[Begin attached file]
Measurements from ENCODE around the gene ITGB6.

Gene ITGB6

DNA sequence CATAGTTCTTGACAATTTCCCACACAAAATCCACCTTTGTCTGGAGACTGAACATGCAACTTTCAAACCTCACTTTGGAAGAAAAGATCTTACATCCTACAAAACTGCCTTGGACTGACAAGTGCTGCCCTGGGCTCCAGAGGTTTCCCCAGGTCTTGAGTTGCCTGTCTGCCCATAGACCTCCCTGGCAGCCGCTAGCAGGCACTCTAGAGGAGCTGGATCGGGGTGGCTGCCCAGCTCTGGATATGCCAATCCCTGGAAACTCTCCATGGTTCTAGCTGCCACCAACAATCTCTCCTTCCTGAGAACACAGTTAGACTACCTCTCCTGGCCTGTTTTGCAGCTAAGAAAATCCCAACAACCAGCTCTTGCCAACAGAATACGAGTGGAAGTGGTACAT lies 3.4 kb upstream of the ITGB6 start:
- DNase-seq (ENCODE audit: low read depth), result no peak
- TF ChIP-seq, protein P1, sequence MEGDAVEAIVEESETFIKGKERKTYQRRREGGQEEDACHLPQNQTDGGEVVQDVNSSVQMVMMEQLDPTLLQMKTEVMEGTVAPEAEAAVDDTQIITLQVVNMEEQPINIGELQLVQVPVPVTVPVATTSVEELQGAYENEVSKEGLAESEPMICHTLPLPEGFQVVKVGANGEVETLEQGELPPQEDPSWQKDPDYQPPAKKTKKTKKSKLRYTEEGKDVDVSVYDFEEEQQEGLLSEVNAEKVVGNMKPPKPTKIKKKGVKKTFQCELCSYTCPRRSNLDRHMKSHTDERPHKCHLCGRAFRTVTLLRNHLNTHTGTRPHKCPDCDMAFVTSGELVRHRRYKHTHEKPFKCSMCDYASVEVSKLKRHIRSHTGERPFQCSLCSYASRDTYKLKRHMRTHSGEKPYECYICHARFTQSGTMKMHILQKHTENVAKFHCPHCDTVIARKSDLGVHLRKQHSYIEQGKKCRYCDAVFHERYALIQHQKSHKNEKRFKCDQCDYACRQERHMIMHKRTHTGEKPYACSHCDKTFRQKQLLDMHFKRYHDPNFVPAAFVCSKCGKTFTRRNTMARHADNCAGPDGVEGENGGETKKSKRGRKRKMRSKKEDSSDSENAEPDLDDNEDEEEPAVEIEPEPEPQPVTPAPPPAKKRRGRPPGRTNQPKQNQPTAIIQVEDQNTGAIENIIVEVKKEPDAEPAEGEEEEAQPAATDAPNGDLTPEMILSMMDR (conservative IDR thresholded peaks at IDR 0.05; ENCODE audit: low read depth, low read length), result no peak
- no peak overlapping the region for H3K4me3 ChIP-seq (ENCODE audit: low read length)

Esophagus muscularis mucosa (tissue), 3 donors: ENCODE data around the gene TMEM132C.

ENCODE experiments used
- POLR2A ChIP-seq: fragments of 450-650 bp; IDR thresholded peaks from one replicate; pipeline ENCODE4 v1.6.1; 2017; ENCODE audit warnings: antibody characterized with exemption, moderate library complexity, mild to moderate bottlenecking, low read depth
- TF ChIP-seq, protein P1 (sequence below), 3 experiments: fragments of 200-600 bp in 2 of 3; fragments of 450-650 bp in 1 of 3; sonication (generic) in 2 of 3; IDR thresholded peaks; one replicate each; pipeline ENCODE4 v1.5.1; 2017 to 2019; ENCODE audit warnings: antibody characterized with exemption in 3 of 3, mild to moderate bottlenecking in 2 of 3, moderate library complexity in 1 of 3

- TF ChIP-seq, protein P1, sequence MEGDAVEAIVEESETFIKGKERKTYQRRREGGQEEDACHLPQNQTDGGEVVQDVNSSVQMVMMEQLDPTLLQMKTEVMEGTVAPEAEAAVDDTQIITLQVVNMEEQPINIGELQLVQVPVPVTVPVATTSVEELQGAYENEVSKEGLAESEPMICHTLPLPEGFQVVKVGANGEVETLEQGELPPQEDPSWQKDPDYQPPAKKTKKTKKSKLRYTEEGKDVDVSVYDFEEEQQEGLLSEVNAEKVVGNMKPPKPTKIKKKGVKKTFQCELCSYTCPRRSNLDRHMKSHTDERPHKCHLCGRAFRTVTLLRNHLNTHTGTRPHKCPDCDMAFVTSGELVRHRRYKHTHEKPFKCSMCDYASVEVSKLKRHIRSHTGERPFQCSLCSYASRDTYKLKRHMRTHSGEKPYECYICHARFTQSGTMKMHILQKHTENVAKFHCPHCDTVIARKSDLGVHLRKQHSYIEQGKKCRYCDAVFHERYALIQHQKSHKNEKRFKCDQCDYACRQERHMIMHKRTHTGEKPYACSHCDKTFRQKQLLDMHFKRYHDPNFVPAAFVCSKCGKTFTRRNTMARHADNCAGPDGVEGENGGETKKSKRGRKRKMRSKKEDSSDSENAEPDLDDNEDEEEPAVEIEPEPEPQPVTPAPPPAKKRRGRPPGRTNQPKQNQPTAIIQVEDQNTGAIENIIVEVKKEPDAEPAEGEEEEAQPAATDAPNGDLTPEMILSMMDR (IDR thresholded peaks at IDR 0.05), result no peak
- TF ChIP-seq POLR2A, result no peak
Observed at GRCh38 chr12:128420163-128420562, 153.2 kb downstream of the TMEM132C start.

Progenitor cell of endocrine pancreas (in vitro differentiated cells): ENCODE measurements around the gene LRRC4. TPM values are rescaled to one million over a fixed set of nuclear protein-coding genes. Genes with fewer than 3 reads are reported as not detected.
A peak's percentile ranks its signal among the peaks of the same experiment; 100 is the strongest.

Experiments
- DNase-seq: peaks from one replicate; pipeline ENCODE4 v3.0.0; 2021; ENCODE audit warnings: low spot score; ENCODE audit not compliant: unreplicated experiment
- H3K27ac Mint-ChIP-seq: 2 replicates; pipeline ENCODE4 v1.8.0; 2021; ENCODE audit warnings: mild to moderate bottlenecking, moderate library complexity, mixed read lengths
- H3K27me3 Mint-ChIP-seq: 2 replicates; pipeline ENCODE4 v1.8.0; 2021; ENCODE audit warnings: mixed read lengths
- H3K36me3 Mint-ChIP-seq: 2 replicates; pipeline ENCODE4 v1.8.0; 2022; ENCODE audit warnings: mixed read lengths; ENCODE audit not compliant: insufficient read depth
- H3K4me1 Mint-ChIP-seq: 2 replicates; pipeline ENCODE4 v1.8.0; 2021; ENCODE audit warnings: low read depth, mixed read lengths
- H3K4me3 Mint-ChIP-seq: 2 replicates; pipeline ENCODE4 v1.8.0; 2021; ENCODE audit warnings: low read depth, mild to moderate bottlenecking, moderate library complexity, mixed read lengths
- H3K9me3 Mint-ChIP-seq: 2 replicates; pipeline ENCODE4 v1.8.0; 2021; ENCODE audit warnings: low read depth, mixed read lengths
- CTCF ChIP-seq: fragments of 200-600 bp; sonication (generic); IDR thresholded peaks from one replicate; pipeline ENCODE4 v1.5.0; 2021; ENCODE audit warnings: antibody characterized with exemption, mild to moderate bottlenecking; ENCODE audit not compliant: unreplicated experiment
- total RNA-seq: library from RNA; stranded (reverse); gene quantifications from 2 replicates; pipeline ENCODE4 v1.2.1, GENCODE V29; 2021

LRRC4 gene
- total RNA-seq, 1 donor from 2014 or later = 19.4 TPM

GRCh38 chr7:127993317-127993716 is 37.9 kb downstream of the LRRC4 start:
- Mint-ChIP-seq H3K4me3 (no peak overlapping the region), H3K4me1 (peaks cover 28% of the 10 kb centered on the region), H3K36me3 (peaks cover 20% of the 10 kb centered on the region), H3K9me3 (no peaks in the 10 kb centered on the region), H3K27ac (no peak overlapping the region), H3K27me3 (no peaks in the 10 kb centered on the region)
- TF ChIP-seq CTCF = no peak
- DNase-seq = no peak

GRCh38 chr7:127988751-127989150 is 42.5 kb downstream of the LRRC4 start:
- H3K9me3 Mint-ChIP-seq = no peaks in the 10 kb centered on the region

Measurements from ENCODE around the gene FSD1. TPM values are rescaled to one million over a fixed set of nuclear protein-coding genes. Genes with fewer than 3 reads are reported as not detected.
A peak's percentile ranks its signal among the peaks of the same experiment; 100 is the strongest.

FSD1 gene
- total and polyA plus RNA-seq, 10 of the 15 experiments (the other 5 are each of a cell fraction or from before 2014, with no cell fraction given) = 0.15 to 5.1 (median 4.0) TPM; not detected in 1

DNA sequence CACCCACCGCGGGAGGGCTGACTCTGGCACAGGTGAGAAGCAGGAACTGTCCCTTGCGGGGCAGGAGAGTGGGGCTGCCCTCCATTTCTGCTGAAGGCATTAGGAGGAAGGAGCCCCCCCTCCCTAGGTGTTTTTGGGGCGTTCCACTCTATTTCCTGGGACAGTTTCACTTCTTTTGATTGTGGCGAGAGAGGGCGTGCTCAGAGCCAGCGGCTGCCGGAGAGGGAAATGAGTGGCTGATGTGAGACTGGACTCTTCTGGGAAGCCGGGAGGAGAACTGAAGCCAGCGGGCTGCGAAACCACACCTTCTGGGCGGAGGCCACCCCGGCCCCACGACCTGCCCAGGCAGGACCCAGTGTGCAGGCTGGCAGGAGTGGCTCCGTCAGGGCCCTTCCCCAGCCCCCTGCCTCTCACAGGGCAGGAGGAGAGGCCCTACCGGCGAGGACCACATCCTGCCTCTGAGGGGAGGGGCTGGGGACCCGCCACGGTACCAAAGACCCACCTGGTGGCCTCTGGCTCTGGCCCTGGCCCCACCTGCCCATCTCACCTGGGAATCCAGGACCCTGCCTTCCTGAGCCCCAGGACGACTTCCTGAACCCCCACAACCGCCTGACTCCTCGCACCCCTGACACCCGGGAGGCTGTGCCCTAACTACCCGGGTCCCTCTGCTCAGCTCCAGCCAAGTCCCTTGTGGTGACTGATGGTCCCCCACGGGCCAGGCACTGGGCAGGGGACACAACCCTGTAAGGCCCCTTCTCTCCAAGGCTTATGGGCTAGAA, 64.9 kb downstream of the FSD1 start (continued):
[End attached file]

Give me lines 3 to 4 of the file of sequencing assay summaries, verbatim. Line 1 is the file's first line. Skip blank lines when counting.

DNA sequence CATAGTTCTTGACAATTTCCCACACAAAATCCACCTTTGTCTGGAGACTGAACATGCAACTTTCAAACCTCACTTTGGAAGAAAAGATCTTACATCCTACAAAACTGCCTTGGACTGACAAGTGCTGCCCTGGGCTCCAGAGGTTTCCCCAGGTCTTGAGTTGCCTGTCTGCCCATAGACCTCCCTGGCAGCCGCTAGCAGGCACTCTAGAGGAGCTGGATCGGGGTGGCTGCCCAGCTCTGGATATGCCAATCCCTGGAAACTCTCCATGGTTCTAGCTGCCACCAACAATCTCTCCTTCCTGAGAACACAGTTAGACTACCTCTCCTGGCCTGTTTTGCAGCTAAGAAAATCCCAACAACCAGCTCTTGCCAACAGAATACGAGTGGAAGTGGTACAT lies 3.4 kb upstream of the ITGB6 start:
- DNase-seq (ENCODE audit: low read depth), result no peak